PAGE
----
Learn how to harness the power of presence.
Clients often ask for help in many different ways. They want to articulate their thoughts, think on their feet, harness nerves when speaking in public, and speak with confidence. But one of their most common requests is that they want to have presence.
People believe that presence is something you're either born with or you're not. They believe it can't be taught. Some fear that if they don't have it, there's something wrong with them. They couldn't be more wrong. Clients improve presence right before my eyes all of the time.
It's true that presence means something different for each person. Harvard researcher Amy Cuddy describes presence as "the state in which we stop worrying about the impression we’re making on others and instead adjust the impression we’ve been making on ourselves." It's not as elusive as you think. It's a tool and a muscle—just like communicating and speaking in public. With practice, anyone can learn how to harness the power of presence.
So, what is presence?
Presence is the alignment of awareness, intention and action.
Communicating and speaking in public can be overwhelming for all of us. Throw in the pressure "to have presence" and it can be a recipe for disaster. Anytime something is overwhelming, break it down into smaller pieces. First, work on your awareness: Practice observing yourself and others without judgment. Second, be intentional: Set a specific intention and know what you want to get out of an interaction. And lastly, take action: Practice and rehearse for an upcoming opportunity and go out and do it!
Attention must be paid.
Before I started my mindfulness practice, I would often miss social cues and important plot points. I realized I was living in my head, listening to my internal soundtrack instead of paying attention to the outside world. Presence is about giving your attention 100% to something outside of yourself—people like attention, so if you pay attention to them, they are more likely to like you.
The danger of multitasking.
We're way too good at multitasking. We're checking our phone while speaking to a colleague while editing a blog post. When communicating, multitasking can hurt us more than help us. Unfortunately, doing one thing at a time does not come naturally to us, so we have to practice it. Stick with a task until completion—from the small (looking up that restaurant) to the big (finishing that blog post). Read Tim Urban's eye-opening series on procrastination here.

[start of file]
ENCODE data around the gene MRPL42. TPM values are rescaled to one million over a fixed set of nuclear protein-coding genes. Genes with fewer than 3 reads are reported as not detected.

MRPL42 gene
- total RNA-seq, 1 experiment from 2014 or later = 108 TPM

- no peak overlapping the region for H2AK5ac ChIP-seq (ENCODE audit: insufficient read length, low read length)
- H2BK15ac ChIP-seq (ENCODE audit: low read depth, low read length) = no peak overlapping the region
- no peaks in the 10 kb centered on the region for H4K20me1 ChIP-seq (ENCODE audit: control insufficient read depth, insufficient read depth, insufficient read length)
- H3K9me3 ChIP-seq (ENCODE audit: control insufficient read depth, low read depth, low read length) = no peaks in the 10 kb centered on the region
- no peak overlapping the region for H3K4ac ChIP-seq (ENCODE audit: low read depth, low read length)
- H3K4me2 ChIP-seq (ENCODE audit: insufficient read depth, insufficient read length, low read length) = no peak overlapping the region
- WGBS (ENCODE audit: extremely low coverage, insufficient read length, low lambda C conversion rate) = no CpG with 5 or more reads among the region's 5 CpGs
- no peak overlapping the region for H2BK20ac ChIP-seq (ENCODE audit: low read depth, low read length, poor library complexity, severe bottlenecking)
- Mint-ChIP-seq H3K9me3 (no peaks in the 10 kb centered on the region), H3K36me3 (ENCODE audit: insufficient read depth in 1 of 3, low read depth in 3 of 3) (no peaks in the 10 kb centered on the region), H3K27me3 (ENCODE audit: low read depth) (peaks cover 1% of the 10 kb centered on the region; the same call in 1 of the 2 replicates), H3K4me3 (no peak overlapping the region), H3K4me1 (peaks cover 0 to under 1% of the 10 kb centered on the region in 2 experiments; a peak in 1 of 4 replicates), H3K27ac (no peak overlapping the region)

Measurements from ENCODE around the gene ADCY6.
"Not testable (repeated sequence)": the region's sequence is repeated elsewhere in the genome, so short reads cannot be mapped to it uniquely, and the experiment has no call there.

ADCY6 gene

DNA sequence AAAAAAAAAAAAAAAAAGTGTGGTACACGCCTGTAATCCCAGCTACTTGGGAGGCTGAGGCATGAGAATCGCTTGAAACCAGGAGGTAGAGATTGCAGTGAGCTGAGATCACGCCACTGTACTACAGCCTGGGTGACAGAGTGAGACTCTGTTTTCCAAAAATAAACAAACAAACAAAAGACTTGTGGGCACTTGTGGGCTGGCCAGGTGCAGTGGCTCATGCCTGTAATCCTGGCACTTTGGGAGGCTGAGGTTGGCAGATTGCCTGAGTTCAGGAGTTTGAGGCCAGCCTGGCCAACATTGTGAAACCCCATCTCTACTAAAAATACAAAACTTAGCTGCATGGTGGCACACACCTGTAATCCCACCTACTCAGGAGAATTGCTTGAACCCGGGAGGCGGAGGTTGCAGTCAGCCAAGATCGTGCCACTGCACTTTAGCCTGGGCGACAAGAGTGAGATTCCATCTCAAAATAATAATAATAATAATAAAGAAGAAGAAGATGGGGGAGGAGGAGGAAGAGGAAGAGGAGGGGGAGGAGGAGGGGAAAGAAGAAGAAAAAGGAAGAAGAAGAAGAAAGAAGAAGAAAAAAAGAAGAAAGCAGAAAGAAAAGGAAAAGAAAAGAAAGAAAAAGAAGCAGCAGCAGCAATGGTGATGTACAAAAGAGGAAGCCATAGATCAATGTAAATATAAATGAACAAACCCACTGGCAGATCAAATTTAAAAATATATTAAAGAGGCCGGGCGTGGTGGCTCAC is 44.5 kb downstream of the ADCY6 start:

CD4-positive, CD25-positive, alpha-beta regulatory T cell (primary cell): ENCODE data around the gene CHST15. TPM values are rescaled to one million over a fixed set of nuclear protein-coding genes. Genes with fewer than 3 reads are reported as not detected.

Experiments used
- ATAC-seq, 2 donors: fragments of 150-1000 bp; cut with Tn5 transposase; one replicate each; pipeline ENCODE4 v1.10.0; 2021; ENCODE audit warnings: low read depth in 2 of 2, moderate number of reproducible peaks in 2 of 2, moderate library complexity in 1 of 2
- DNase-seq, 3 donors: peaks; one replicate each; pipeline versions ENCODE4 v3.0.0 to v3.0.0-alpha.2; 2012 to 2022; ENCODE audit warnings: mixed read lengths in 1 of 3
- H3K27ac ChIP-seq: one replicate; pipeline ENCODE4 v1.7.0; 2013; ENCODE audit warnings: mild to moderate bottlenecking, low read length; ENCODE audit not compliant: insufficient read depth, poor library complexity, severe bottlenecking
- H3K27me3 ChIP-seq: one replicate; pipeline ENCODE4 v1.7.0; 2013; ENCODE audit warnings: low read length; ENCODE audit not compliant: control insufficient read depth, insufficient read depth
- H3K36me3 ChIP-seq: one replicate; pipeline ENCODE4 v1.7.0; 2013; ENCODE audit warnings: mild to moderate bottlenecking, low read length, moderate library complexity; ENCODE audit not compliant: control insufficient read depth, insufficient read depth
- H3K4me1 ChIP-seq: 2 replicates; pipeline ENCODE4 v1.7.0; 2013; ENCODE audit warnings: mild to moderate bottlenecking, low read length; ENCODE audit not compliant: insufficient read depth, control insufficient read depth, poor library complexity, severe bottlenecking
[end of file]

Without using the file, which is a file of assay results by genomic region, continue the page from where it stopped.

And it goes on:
It's about being present.
We busy ourselves reading books on mindfulness and we beat ourselves up for not meditating. Even when we do make a point of it, we beat ourselves up for not meditating for the full ten minutes and when we do, we beat ourselves up for not being able to "clear our minds" enough. This all defeats the purpose! It took me a few years of meditating to realize that it's not about getting rid of thoughts or feelings—instead, it's about fixing and releasing attention without judgment (which—you guessed it—takes practice). Practice being present—being aware of physical sensations like the breath, or those uncomfortable palpitations or sweaty palms—without judgment. If you're new to meditation, I recommend Headspace or Meditation Lite.
It takes work and attention, but practicing these tools will help you improve your presence. Pick one or two activities a day and be truly present (brushing your teeth or washing dishes are good places to start). Pay attention to the way your breath causes your stomach to go in and out when breathing, or the feeling of your feet against the floor or in your shoes. Be genuinely present with the gentleman who pours your morning cup of coffee. When you get distracted (which you inevitably will) return to the interaction or the moment without beating yourself up. Slowly and surely, you will increase your span of presence and the muscle will strengthen.